James Madison Papers

James Madison to Benjamin W. Leigh, 1 May 1836

Montpellier May 1st. 1836—

Dear Sir:

I Have received a copy of your speech on the 4th. & 5th. April, and on the supposition that I may be indebted for it, to your politeness, I tender my acknowledgments accordingly.

The increasing pressure of my infirmities has of late, rendered my attention to the public proceedings very superficial. To the expunging question I have paid very little. The views taken in your speech of some at least, of its branches would seem to be "sans replique." It is clear, I think, that a preservation of the original journals derive from their legal authenticity, and constant accessibility at a known spot, for public and private purposes, a peculiar value. The liability of printed copies to dispersion, if not entire loss, being inconvenient for research, if to be found at all. The late republication of the legislative journals of Virginia furnish examples of both. Those of one session were left a blank, and it was not without much difficulty, and delay, that the imperfect set was finally obtained. I pray you Sir, to accept with the assurance of my esteem, and best wishes.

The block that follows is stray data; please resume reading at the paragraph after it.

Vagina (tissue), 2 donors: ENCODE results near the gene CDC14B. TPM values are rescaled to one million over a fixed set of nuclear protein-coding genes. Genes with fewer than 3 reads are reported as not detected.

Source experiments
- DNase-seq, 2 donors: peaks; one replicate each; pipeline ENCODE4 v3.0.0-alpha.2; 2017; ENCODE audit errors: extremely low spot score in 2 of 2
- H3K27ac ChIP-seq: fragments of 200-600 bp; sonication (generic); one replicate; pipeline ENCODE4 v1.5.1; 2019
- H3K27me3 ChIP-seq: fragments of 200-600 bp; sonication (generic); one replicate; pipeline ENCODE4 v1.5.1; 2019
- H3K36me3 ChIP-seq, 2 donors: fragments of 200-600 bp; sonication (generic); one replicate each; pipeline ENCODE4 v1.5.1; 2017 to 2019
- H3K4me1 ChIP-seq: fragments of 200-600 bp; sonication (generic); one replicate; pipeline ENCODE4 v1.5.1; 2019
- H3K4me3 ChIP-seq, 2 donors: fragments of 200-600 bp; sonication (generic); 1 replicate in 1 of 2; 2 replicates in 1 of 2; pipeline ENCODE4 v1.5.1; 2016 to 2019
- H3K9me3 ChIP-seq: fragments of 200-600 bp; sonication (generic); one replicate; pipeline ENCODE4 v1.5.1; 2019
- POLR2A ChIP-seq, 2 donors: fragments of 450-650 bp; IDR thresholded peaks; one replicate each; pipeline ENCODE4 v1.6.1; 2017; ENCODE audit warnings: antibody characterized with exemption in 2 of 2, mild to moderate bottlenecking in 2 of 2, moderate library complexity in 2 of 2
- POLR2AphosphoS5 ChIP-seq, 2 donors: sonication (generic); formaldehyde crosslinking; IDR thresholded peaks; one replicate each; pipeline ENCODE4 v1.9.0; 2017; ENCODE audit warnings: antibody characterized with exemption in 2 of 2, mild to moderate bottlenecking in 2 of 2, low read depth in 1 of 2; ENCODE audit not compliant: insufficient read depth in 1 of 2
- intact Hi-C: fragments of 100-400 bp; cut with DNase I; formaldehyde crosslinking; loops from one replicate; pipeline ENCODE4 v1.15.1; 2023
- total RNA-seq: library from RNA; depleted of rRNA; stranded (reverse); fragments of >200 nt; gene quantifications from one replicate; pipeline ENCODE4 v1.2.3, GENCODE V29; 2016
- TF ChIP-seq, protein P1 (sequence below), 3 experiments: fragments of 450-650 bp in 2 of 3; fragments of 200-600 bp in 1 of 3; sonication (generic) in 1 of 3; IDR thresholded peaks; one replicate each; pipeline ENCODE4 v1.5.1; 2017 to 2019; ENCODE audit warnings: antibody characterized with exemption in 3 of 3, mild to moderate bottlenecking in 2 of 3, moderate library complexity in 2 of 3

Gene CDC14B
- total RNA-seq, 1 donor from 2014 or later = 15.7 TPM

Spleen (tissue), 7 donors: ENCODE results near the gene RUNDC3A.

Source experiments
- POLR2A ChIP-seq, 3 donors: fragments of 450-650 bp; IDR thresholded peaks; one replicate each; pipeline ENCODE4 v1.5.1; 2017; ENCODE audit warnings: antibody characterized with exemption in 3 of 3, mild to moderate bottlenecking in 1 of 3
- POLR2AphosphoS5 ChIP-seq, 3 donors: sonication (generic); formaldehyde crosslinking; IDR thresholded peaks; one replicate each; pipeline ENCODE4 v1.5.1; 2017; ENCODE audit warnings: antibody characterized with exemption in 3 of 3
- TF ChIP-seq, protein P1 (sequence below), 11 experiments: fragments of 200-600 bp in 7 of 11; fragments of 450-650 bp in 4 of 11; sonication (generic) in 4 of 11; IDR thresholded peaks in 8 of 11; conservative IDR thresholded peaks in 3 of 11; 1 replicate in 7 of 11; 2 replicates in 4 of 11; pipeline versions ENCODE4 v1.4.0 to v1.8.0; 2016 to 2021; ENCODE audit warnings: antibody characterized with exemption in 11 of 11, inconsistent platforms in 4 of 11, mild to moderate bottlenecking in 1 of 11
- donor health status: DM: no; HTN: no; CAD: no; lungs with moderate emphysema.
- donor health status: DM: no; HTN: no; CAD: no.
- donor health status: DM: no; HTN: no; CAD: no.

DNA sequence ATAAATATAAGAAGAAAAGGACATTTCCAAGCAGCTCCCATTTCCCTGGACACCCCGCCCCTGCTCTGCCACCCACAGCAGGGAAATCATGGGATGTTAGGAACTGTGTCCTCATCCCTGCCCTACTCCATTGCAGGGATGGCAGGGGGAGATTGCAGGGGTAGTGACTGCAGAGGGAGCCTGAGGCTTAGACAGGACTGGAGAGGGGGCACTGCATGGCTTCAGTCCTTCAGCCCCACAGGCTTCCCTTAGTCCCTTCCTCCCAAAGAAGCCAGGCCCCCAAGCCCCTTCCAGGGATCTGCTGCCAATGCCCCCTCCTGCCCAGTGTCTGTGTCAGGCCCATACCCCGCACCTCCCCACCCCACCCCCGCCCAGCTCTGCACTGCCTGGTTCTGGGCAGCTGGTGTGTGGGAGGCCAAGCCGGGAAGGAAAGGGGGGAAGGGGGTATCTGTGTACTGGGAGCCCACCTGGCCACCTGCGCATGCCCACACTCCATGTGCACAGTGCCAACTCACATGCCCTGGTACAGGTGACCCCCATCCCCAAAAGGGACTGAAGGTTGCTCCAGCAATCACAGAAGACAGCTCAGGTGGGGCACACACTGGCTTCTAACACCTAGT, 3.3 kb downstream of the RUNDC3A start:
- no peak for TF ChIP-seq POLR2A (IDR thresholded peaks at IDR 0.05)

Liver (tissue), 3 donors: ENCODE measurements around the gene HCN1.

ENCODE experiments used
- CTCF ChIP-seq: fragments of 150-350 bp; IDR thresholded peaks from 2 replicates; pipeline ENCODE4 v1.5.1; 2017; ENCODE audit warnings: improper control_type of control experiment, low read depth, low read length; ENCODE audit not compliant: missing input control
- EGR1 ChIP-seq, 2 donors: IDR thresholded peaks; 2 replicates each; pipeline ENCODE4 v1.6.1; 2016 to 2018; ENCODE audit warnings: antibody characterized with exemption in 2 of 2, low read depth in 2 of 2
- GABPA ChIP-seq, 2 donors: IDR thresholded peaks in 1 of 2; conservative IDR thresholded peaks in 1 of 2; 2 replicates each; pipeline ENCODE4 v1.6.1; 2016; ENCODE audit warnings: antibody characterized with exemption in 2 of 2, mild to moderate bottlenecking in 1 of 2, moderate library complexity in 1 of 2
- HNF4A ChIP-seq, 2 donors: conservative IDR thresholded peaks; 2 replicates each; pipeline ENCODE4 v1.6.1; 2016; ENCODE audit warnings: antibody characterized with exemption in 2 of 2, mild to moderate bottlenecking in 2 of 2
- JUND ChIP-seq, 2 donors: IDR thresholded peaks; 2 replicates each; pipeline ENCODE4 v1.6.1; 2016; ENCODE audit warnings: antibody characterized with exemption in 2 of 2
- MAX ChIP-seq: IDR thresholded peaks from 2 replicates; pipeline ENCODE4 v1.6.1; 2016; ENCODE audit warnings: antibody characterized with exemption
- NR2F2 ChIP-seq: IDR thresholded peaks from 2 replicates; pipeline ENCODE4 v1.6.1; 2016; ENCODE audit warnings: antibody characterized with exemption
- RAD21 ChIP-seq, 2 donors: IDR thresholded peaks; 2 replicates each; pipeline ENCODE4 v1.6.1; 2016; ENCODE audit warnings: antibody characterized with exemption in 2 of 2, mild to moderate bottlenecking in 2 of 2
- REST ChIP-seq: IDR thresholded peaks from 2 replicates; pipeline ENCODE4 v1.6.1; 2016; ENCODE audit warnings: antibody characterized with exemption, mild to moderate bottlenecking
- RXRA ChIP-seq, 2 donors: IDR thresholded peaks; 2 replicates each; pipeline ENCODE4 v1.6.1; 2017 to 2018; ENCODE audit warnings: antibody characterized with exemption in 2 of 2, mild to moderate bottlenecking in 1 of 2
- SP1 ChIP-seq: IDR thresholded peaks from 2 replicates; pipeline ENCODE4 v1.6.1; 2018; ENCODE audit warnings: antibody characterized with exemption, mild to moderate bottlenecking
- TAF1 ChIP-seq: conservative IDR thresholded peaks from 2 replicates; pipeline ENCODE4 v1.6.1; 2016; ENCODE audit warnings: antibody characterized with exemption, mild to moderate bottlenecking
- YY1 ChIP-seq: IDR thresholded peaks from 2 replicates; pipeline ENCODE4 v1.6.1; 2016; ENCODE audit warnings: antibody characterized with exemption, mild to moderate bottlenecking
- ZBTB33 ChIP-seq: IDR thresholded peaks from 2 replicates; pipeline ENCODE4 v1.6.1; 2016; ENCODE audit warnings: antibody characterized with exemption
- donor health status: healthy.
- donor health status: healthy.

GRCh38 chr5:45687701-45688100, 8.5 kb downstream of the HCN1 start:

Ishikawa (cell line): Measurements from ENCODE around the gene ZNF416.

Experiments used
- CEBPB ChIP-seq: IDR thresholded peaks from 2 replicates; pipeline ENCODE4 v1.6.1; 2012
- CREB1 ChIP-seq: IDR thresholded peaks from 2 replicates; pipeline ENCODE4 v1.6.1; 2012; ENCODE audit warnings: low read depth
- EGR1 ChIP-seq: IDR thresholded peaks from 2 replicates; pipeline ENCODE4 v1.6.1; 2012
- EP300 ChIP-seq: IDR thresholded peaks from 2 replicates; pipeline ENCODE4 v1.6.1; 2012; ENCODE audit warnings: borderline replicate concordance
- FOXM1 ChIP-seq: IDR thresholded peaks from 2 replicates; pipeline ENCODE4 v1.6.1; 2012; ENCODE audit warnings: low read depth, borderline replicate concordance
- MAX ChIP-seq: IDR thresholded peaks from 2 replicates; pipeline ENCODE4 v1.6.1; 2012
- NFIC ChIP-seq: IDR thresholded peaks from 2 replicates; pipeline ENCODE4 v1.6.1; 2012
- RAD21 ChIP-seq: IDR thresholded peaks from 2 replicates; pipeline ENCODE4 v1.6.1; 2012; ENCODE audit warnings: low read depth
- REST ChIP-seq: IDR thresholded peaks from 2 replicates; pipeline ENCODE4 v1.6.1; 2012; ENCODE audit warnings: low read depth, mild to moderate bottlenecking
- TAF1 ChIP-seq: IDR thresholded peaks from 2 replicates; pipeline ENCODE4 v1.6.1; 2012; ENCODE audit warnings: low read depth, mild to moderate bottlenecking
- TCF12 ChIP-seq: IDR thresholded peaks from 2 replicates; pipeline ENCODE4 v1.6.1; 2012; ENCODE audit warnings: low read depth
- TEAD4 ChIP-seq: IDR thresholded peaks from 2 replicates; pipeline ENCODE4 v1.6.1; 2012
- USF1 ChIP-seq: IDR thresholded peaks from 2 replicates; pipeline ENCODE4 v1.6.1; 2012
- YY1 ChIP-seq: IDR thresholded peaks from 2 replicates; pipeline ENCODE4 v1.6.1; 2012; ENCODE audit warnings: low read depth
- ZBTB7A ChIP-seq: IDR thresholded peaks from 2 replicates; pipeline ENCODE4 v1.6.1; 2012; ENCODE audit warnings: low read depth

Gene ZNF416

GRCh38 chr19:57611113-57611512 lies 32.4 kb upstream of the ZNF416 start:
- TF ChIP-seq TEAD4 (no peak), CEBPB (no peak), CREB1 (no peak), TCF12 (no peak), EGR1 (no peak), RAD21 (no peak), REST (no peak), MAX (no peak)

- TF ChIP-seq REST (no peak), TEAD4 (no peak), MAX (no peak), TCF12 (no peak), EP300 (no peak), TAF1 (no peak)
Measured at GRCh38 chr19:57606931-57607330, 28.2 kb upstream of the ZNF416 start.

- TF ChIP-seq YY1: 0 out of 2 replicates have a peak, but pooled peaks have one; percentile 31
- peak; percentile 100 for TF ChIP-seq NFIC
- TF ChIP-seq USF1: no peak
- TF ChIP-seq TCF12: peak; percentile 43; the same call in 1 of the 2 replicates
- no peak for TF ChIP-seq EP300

James Madison

RC (ViU); FC (DLC).

Index Entries